Climate Change Committee 2022 Progress report

The Climate Change Committee (CCC) issued its 2022 Progress report to Parliament on Weds 29th June 2022.

The report is an annual independent assessment of the UK’s progress in cutting greenhouse gas emissions on the path to Net Zero, and included more than 300 policy recommendations.

Their findings in this latest report draw attention to the fact that whilst the UK have been busy setting targets, the policies in place to reduce emissions are not adequate and we would fail to meet Net Zero legal commitment.

In the report they go so far as saying, “Substantial investment in roadbuilding should only proceed if it can be justified how it fits within a broader suite of policies that are compatible with the UK’s Net Zero trajectory“.

The CCC have revamped their framework for monitoring the UK’s climate progress, to enable them to closely monitor delivery and identify critical gaps in policy.

Also keep in mind that the National Policy Statement for National Networks (NPS NN) is currently being reviewed, and will need to be updated to reflect things like Net Zero.


What are CCC recommending?

One very important recommendation that was made amongst many others was:

In further developing their thinking on Roads Investment Scheme 3 (RIS3), DfT and National Highways must rigorously assess the emissions impacts of these plans and thoroughly consider alternative approaches that could deliver similar benefits with lower emissions. The strategy should not aim to cater for unconstrained growth in road traffic and should be compatible with Net Zero.

It’s important to remember, the proposed Lower Thames Crossing began in the RIS1 period (2015-2020), it then moved into RIS2 (2020-2025), and now due to all the delays it falls largely within RIS3 (2025-30).


How is this relevant to the proposed LTC?

Just looking at the points raised in that one recommendation alone we can see that the proposed LTC fails.


Consider alternative approaches that could deliver similar benefits with lower emissions

As we have been saying for years now, alternatives to the proposed LTC were never adequately considered.  A prime example in this instance would be why adequate consideration has not been given to rail alternatives to encourage modal shift, especially in regard to getting freight onto rail rather than road.

The proposed LTC does not offer provision for active travel to cross the river.  It doesn’t even offer a viable option for public transport such as bus routes, or a tram option.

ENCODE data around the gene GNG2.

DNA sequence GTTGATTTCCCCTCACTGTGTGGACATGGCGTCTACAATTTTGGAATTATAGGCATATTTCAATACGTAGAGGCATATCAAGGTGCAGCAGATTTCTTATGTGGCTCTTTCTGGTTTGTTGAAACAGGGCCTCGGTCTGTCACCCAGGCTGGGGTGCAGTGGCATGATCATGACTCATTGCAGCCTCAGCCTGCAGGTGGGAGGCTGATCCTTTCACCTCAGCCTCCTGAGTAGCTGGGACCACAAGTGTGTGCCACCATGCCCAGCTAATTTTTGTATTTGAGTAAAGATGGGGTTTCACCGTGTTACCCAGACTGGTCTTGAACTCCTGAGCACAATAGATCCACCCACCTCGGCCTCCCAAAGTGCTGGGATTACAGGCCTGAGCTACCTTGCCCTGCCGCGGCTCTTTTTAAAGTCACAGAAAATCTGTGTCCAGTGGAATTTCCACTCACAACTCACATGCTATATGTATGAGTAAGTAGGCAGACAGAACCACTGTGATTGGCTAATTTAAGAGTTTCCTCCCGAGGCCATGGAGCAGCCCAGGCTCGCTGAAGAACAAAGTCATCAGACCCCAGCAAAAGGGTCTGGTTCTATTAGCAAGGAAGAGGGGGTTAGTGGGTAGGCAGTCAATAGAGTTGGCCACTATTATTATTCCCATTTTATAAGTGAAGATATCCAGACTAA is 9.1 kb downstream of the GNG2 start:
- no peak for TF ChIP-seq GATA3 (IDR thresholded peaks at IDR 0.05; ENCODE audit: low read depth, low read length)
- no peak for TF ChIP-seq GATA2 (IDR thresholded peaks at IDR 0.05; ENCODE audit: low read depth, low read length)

This shows that adequate consideration has not been given to alternatives that could deliver what could in some instances deliver greater benefits with lower emissions.


Should not aim to cater for unconstrained growth in road traffic

Evidence from National Highways own traffic modelling data predicts a 50% increase in cross river traffic if LTC goes ahead. This shows that the proposed crossing caters for considerable growth in road traffic.


Should be compatible with Net Zero

From the info that has been obtained via a Freedom of Information (FOI) request we know that the current estimate on carbon emissions for the proposed LTC is over 5 million tonnes.  This is not compatible with Net Zero.


TCAG comment

We are very pleased to see that the latest Climate Change Committee report raises the issues we have been voicing for some time now.  Our Government have set legal targets, and are talking about reducing emissions, yet we are seeing no action to back up all the talk.  Now it’s time to see action, and that would include putting the brakes on the LTC as a matter or urgency before any more public money is wasted.

The evidence just keeps growing and shows just how unfit for purpose the proposed LTC really is, and highlights further that there are better alternatives.  We need and deserve better.



More info on the CCC annual report to Parliamentclick here

More info on the CCC monitoring frameworkclick here

Watch the online CCC launch event for the reportclick here

Transport Action Network reaction to CCC reportclick here

LTC Carbon Emissionsclick here